Craig Richards, Gov. Bill Walker's former law partner and one of his closest confidants, abruptly announced his resignation as attorney general on Thursday, effective immediately.
Richards, 41, with a background in finance and oil and gas law, had weathered rough patches with Democrats over social issues and Republicans over oil policy. He was the architect of the Walker administration's plan to reshape the Alaska Permanent Fund, lowering dividends but ensuring a stable revenue source for state government.
Richards said in a written statement in which the governor also prepared remarks that he was stepping down "to re-focus on my family."
Walker said he accepted the resignation reluctantly.
"As the state's top attorney, work has pulled him away from his 3-year-old son, and I am grateful for the sacrifices he and his family have made in service to Alaska," Walker said.
Richards was a controversial appointment to the top lawyer post. Yet from the start, he was part of the governor's tight inner circle, a group that also includes first lady Donna Walker and Jim Whitaker, the governor's chief of staff, said state Sen. Bill Wielechowski, D-Anchorage, and a member of the Senate Judiciary Committee.
Neither Richards nor Walker were giving interviews on the resignation, their spokeswomen said. A message left on Richards' work cellphone was not returned.
On May 31, Richards and his wife, Alyson, filed a petition in Anchorage Superior Court to dissolve their marriage but the matter hasn't been decided. A hearing is scheduled for July.
"It is with a heavy heart that I announce my resignation as attorney general," Richards said in the written statement. "I support the governor and was honored to serve as the head of the State's legal team. My reasons for leaving are personal. I feel I need to re-focus on my family, which is impractical given the travel and workload requirements of the job. "
His staff was surprised by the immediate resignation, according to Law Department spokeswoman Cori Mills, as were legislators.
"On a personal note, serving as attorney general has been the opportunity of a lifetime," Richards said in an email to staff Thursday morning, just before the public announcement.
House Speaker Mike Chenault is among the members who had expressed concerns with Richards and his various roles in the Walker administration.
"That's kinda odd," Chenault said. "To announce it today and to be gone today, it is kinda interesting."
Richards, an avid hunter and social conservative, is a self-described "redneck from Fairbanks," where he grew up.
Walker appointed him to the cabinet post atop the 550-employee department in December 2014. In April 2015, Richards won confirmation to serve as attorney general on a split 36-to-23 vote of the full 60-member Legislature.
Richards had upset some Democrats before his confirmation when he signed on to a U.S. Supreme Court brief with 15 other states fighting the right of gay people to marry. Walker had won election as an independent on a ticket with Democrat Byron Mallott, and defending the state ban on same-sex marriage seemed to disrupt an implied pact to steer clear of social issues, Wielechowski said.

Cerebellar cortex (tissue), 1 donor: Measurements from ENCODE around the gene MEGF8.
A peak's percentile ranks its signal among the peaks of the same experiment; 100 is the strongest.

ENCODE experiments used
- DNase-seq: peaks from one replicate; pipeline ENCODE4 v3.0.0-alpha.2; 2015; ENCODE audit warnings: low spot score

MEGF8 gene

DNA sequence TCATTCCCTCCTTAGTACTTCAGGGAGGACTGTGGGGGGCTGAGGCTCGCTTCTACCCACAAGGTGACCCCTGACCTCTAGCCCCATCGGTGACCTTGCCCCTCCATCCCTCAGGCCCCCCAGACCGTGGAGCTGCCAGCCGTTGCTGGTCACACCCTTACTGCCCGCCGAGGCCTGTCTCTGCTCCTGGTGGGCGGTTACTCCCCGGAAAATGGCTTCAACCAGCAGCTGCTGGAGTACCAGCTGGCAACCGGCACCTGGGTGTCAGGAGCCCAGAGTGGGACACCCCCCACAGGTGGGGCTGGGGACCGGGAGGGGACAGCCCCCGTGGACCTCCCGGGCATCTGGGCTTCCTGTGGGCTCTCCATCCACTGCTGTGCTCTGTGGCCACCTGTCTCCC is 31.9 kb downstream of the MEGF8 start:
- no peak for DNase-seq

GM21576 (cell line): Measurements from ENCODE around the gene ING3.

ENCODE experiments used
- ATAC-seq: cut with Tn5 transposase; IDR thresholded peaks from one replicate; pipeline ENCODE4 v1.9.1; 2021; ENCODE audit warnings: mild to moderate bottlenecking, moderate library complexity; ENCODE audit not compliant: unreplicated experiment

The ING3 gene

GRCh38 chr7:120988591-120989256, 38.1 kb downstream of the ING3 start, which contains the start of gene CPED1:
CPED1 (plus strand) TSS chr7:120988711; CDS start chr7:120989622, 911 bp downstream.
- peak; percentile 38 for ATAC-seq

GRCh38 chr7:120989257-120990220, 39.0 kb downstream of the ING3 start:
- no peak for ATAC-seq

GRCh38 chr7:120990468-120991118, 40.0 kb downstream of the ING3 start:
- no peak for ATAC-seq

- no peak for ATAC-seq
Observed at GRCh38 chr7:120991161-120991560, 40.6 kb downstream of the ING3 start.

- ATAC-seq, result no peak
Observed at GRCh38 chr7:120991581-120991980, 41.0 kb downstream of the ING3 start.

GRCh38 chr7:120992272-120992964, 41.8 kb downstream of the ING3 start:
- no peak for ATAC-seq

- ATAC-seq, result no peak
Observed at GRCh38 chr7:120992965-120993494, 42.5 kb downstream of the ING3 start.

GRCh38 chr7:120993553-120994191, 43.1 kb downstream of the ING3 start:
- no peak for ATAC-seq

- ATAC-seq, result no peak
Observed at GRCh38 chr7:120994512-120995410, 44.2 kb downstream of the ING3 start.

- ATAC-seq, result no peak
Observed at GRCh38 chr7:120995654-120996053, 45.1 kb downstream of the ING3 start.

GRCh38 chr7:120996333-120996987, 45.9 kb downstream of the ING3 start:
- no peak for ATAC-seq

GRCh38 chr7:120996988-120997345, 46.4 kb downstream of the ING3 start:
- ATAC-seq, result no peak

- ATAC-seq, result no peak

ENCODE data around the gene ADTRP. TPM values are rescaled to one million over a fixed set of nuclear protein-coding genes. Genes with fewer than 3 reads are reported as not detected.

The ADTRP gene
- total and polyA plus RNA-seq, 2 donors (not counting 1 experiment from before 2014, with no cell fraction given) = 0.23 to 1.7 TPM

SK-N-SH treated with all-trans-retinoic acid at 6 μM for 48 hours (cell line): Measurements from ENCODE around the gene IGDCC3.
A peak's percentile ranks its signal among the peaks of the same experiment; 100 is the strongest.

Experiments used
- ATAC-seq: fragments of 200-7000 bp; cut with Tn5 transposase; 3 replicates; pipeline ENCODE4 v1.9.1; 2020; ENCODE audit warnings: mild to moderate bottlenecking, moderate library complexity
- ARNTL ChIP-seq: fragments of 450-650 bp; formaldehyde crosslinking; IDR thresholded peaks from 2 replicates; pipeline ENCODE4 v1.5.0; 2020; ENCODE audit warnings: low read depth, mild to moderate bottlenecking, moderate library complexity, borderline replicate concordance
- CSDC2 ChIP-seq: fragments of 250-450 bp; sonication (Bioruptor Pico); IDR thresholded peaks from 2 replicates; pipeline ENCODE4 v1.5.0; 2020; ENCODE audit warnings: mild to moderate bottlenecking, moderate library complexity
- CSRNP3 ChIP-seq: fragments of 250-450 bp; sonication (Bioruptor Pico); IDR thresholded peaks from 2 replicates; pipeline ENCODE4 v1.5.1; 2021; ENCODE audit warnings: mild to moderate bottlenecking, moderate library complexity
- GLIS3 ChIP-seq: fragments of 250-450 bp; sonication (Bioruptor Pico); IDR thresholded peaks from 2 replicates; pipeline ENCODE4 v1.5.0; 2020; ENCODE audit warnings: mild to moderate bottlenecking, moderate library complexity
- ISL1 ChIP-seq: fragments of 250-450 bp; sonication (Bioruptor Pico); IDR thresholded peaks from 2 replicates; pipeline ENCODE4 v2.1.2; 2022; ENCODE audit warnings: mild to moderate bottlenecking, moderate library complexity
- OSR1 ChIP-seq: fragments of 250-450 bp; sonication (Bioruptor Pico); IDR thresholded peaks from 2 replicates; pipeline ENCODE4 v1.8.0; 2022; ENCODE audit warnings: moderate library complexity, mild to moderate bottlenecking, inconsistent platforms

But he wasn't a favorite of Republicans, either. His prickly relationship with oil producers was one concern. Before Walker's election, Richards led their law firm's fight against the state and the oil industry for higher property tax assessments of the trans-Alaska oil pipeline, benefiting municipalities and costing the industry tens of millions of dollars.
Just recently, he pressured Tesoro to give up a fuel storage terminal at the Port of Anchorage to avoid creating a monopoly.
"He was not afraid to make strong decisions that protected consumers in Alaska that industry didn't like," Wielechowski said.
"I have tremendous respect for him. I think he brought a lot to state government. I am going to miss him as attorney general. I think he started to settle in."
Richards took on high-profile roles in the Walker administration's effort to close the state's multibillion-dollar budget gap and to develop a natural gas pipeline. He served on the Alaska Permanent Fund Corp. board and was appointed to other boards and committees.
Chenault and other leading representatives thought he had too many roles and wanted him off the Permanent Fund board in particular. But a bill they proposed to separate those roles for future attorneys general died in a House committee.
Walker now must appoint a new Permanent Fund board member. Others from the Department of Law are filling most of Richards' other roles.
Walker named Jim Cantor, deputy attorney general, to lead the Department of Law until he picks a replacement.
Richards' departure, as well as that of Marty Rutherford, retiring from her role as acting commissioner of the Department of Natural Resources, comes while the state is working to push ahead its $55 billion natural gas pipeline project.
Chenault said the timing is bad for Alaska.
"It causes uncertainty and uncertainty is what undermines projects of this magnitude," the House speaker said. "You lose your state lead in DNR. You lose your attorney general, who's been involved. You've just hired a new president for AGDC (Alaska Gasline Development Corp.) Lots of uncertainty."
Richards earned $141,146 as attorney general, significantly less than the $200,000 to $500,000 a year he made in private practice, according to the range listed on his initial financial disclosure form in 2014.
"Given Craig's knowledge of gas line issues, I'm certain the state will continue to benefit from his oil and gas expertise as we push toward completion of a project," Walker said.